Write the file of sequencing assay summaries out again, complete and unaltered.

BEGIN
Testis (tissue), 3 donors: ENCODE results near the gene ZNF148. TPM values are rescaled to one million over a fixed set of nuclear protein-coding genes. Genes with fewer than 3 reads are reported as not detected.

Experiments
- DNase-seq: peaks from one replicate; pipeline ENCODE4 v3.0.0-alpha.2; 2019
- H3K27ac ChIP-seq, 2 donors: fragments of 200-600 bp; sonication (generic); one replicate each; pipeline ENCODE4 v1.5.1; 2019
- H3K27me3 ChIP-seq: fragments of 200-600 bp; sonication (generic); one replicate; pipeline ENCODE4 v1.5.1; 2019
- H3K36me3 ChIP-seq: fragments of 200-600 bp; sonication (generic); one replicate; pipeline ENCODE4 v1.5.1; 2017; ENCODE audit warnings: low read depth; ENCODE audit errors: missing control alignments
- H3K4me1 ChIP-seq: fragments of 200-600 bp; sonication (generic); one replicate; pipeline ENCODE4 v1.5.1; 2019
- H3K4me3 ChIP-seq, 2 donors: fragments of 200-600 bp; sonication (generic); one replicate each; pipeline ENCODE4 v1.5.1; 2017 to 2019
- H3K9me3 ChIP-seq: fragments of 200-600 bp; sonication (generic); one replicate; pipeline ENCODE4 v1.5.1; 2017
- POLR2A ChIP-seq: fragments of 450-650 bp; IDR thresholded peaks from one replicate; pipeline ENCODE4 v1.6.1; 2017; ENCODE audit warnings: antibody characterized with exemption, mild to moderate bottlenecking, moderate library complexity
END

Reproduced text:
Testis (tissue), 3 donors: ENCODE results near the gene ZNF148. TPM values are rescaled to one million over a fixed set of nuclear protein-coding genes. Genes with fewer than 3 reads are reported as not detected.

Experiments
- DNase-seq: peaks from one replicate; pipeline ENCODE4 v3.0.0-alpha.2; 2019
- H3K27ac ChIP-seq, 2 donors: fragments of 200-600 bp; sonication (generic); one replicate each; pipeline ENCODE4 v1.5.1; 2019
- H3K27me3 ChIP-seq: fragments of 200-600 bp; sonication (generic); one replicate; pipeline ENCODE4 v1.5.1; 2019
- H3K36me3 ChIP-seq: fragments of 200-600 bp; sonication (generic); one replicate; pipeline ENCODE4 v1.5.1; 2017; ENCODE audit warnings: low read depth; ENCODE audit errors: missing control alignments
- H3K4me1 ChIP-seq: fragments of 200-600 bp; sonication (generic); one replicate; pipeline ENCODE4 v1.5.1; 2019
- H3K4me3 ChIP-seq, 2 donors: fragments of 200-600 bp; sonication (generic); one replicate each; pipeline ENCODE4 v1.5.1; 2017 to 2019
- H3K9me3 ChIP-seq: fragments of 200-600 bp; sonication (generic); one replicate; pipeline ENCODE4 v1.5.1; 2017
- POLR2A ChIP-seq: fragments of 450-650 bp; IDR thresholded peaks from one replicate; pipeline ENCODE4 v1.6.1; 2017; ENCODE audit warnings: antibody characterized with exemption, mild to moderate bottlenecking, moderate library complexity